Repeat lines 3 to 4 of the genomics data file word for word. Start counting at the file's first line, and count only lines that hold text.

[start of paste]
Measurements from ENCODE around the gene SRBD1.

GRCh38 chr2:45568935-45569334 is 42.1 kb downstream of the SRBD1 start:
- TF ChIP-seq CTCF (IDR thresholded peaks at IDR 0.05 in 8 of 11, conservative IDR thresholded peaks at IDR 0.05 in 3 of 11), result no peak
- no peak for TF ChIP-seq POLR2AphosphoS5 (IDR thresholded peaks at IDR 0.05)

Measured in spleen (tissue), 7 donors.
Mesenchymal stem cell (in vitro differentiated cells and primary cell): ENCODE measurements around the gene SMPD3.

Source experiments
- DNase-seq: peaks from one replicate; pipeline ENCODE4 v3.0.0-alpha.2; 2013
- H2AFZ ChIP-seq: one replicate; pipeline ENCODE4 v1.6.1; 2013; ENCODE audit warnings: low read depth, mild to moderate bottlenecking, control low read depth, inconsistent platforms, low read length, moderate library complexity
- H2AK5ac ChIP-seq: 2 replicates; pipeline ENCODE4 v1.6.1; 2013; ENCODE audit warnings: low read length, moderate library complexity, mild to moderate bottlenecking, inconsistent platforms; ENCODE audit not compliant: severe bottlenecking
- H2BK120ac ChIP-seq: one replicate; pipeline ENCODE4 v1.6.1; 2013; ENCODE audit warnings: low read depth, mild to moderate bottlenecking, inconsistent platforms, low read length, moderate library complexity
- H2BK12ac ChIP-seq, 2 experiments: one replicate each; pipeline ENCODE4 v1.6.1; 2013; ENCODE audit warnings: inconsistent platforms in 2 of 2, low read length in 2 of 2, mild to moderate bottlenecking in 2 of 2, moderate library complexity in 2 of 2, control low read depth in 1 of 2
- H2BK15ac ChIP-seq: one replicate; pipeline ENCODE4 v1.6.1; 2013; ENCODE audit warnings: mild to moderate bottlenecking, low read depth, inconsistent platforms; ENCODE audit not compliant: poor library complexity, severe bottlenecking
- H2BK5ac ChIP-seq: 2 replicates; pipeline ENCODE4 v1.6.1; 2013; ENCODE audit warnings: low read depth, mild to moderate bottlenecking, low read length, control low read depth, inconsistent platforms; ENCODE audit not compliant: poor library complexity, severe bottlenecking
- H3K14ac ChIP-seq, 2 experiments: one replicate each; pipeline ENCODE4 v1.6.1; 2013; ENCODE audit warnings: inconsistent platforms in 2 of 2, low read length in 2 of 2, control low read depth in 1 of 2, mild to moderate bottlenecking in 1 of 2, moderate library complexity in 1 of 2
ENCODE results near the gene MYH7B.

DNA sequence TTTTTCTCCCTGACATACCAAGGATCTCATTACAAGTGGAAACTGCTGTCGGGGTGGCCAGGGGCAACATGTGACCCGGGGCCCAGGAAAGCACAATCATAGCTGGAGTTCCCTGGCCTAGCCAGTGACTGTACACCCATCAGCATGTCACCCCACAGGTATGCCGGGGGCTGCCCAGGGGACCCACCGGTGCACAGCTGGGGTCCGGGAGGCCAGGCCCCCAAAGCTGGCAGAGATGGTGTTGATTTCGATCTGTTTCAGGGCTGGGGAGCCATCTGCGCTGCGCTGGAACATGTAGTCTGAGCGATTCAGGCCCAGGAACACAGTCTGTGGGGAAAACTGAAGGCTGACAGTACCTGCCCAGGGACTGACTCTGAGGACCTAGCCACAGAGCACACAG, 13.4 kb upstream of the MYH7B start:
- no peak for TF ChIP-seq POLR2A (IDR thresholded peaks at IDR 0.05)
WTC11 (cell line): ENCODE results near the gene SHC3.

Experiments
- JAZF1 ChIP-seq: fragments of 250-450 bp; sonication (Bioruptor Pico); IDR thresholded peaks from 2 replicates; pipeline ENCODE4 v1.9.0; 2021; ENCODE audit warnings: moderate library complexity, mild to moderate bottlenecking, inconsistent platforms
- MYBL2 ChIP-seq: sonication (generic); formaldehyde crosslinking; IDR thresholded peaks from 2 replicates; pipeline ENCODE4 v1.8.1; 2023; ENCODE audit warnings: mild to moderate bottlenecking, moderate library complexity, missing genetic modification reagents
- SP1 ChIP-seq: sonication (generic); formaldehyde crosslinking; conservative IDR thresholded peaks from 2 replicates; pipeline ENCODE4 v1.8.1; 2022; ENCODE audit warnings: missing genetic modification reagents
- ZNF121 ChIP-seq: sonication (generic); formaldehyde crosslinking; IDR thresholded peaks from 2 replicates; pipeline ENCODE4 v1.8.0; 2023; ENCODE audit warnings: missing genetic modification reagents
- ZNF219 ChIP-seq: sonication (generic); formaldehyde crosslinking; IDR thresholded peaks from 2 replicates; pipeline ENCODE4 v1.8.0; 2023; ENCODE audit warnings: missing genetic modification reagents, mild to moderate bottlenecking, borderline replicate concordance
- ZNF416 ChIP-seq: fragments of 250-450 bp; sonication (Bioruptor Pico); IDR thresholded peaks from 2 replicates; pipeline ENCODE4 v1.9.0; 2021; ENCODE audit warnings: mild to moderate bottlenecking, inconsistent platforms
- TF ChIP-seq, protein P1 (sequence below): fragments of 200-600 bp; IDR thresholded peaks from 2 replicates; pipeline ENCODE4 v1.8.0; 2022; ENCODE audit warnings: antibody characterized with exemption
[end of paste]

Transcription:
- TF ChIP-seq CTCF (IDR thresholded peaks at IDR 0.05 in 8 of 11, conservative IDR thresholded peaks at IDR 0.05 in 3 of 11), result no peak
- no peak for TF ChIP-seq POLR2AphosphoS5 (IDR thresholded peaks at IDR 0.05)